It's been quite the month for the stock market.
Exactly one month ago, the broad-based S&P 500 (SNPINDEX:^GSPC) closed at an all-time high. But over a nearly four-week stretch, ended March 17, the market recorded its most violent swings in history, at least according to the Volatility Index, or VIX. The benchmark S&P 500 has logged seven of its nine largest single-session declines in history, as well as its four biggest single-day point gains, since Feb. 24, 2020. It's worth noting that two of these declines rank among the six largest daily percentage drops in the S&P 500's rich history.
Furthermore, it took a mere 16 trading sessions for the iconic Dow Jones Industrial Average to dip into bear market territory. The next-quickest time frame to push into a bear market was 35 trading days, which occurred during the Great Crash of the Depression Era.
While these moves in the stock market have been eye-opening and potentially unnerving, history has shown that big drops like we've witnessed recently have always been a buy signal for investors with a long-term mindset. With the understanding that buying individual stocks might not be palatable given the market's recent volatility, may I suggest the following three exchange-traded funds (ETFs) as smart buys during this stock market plunge.
Vanguard S&P 500 ETF
One of the safest ways to play the market mayhem is to buy into a basket fund that closely mirrors the performance of the benchmark S&P 500. That's why I believe the Vanguard S&P 500 ETF (NYSEMKT:VOO) is a smart and safe way to gain equity exposure.
To begin with, the S&P 500 has a pretty impeccable track record of putting bear markets and stock market corrections in the rearview mirror. There are have been 37 previous stock market corrections in the S&P 500 since the beginning of 1950, all of which were eventually erased by a bull-market rally. If investors held and simply gave the S&P 500's components time to shine, they were handsomely rewarded.
Another key point to note here is that, since there's generally minimal turnover in the S&P 500, and the Vanguard S&P 500 ETF is looking to essentially mirror the make-up of the benchmark index, holding turnover is low. This means management fees (i.e., the net expense ratio) are exceptionally low. Investors are only needing to fork over 0.03% on an annual basis, which is a small price to pay for instant diversification.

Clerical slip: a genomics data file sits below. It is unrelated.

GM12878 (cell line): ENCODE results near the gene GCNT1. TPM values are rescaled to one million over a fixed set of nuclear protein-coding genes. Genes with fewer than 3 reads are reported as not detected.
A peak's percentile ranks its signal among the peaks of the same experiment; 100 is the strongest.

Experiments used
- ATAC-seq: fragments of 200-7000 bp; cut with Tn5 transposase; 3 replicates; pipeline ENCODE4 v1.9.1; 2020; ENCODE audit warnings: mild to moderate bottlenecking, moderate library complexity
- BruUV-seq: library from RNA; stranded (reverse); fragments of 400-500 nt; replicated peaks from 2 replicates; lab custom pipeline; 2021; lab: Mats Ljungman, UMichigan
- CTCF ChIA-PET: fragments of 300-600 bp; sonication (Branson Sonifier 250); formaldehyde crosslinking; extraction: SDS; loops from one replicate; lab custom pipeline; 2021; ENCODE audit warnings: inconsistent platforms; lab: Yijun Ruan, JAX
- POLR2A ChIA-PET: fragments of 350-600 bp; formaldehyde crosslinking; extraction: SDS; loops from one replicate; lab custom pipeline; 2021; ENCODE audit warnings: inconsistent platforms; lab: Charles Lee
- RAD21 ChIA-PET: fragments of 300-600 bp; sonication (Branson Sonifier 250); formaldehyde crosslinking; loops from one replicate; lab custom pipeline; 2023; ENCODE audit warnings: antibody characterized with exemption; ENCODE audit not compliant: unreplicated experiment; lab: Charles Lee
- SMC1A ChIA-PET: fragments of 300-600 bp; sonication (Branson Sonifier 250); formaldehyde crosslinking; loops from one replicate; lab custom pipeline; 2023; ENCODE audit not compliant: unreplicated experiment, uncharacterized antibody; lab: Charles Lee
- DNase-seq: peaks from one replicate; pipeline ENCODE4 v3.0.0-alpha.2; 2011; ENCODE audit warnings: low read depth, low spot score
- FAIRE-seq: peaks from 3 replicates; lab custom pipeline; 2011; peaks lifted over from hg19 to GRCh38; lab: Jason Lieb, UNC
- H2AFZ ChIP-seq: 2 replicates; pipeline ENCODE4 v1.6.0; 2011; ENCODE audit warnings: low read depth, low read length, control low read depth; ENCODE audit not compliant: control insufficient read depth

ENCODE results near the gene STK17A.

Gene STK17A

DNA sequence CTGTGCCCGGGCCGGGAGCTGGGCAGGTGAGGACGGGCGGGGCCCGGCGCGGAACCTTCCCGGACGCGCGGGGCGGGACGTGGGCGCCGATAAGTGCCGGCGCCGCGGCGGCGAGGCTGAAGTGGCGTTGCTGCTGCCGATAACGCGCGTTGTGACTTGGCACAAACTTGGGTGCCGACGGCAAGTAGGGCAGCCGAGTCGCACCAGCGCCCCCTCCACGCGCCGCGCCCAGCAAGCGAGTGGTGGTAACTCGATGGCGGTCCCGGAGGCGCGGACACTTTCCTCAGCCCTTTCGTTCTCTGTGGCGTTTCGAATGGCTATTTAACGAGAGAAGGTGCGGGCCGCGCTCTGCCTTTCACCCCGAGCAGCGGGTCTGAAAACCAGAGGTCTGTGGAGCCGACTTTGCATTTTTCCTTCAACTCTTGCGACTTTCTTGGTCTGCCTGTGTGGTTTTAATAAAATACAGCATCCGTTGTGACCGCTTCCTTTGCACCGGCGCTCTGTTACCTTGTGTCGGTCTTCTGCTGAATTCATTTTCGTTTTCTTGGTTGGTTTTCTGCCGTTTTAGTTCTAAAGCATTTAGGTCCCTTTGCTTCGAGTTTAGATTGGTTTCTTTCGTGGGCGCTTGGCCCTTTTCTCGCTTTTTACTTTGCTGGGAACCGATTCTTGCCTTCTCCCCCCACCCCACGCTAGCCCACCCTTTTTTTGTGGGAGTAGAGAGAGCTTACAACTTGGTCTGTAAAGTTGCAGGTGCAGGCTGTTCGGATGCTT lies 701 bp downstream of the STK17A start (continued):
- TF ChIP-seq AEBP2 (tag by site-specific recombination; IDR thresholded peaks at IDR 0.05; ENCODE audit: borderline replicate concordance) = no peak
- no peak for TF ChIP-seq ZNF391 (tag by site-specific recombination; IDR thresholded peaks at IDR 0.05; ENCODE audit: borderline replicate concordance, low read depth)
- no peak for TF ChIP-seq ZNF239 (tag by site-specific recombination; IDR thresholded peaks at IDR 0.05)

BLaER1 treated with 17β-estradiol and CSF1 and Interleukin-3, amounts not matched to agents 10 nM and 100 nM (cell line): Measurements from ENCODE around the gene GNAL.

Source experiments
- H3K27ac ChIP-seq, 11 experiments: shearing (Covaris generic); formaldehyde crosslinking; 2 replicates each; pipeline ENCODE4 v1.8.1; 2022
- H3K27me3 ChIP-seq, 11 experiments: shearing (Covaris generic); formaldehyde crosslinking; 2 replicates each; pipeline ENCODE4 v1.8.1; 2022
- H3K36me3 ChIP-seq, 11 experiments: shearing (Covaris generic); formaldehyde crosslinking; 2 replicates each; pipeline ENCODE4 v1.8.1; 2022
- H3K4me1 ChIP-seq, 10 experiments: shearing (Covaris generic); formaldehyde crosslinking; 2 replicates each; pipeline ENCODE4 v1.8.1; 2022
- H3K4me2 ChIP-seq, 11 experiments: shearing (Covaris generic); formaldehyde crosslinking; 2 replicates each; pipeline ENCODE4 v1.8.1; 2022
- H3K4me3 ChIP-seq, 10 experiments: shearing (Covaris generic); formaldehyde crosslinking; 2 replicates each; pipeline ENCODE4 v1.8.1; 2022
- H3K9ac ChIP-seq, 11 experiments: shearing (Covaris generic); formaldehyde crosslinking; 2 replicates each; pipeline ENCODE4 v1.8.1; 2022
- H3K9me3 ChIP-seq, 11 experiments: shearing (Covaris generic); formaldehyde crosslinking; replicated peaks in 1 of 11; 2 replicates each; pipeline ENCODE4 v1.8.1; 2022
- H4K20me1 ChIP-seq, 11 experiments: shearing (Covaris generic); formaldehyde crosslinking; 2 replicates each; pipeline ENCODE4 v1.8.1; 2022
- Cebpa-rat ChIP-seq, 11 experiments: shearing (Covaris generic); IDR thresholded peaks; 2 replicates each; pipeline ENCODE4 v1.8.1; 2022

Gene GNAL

As one last plug, this S&P 500-mirroring ETF pays a reasonable 2% yield, which can somewhat help ease nerves and slightly mitigate year-to-date losses.
VanEck Vectors Gold Miners ETF
Next, I'd strongly suggest investors consider buying the VanEck Vectors Gold Miners ETF (NYSEMKT:GDX).
Why buy an ETF that tracks gold-mining stocks as opposed to physical gold, you ask? The simple reason is that investors can dig into income statements and balance sheets for mining stocks, and management can increase or reduce production based on prevailing market conditions. Not to mention, publicly traded mining stocks can offer their shareholders a dividend, whereas physical gold offers no yield. A bet on gold-mining companies is essentially a leveraged bet on higher spot gold prices, without the risks typically associated with leverage, such as borrowing money.
In my opinion, I can't recall a more perfect situation for physical gold to appreciate in value over the months and years to come. In no particular order:
- The Fed is pumping liquidity into the economy and expanding the monetary base at a rapid rate.
- Global bond yields are virtually nonexistent, meaning there's little guaranteed income to be made, which'll likely push more investors to buy gold.
- Record volatility and coronavirus uncertainty have pushed investor fear and uncertainty through the roof.
Although gold-mining stocks haven't performed particularly well in recent weeks, the industry is historically at its most lustrous at the tail-end of a recession and during the first 12-to-18 months of a recovery. With little rebound expected in global bond yields anytime soon, physical gold, and more specifically gold miners, are a solid bet to outperform.
Vanguard Dividend Appreciation ETF
A third ETF that investors should buy as the market plunges is the Vanguard Dividend Appreciation ETF (NYSEMKT:VIG).
Buying into dividend-focused exchange-traded funds can be an especially smart move considering the long-term track record of dividend stocks. According to a report from J.P. Morgan Asset Management that was published in 2013, publicly traded companies that initiated and grew their payouts between 1972 and 2012 averaged an annual gain of 9.5% over this period. By comparison, non-dividend-paying stocks returned a more pedestrian 1.6% per year over this same time frame. Dividend stocks are critical to building long-term wealth, which is why dividend-focused ETFs are generally a smart choice.
There are three reasons I specifically picked out the Vanguard Dividend Appreciation ETF over the many other dividend ETFs available. For starters, it has a menial net expense ratio of 0.06%, which means you'd get to keep more of the money you're investing.
Secondly, high-yield stocks could be more likely to reduce their dividends in the wake of the coronavirus crisis. In my view, ETFs with more modest yields could be a safer bet during these periods of volatility since modest-yielding companies are less likely to reduce their payouts.
Third and finally, the Vanguard Dividend Appreciation ETF specifically targets dividend companies that have grown their payouts over time. Not only are these companies often time-tested businesses, but their consistency in growing their payouts demonstrates both fiscal prudence and a sustainable growth outlook.
Its 1.9% yield may not wow you, but the Vanguard Dividend Appreciation ETF offers a solid combination of growth and income potential.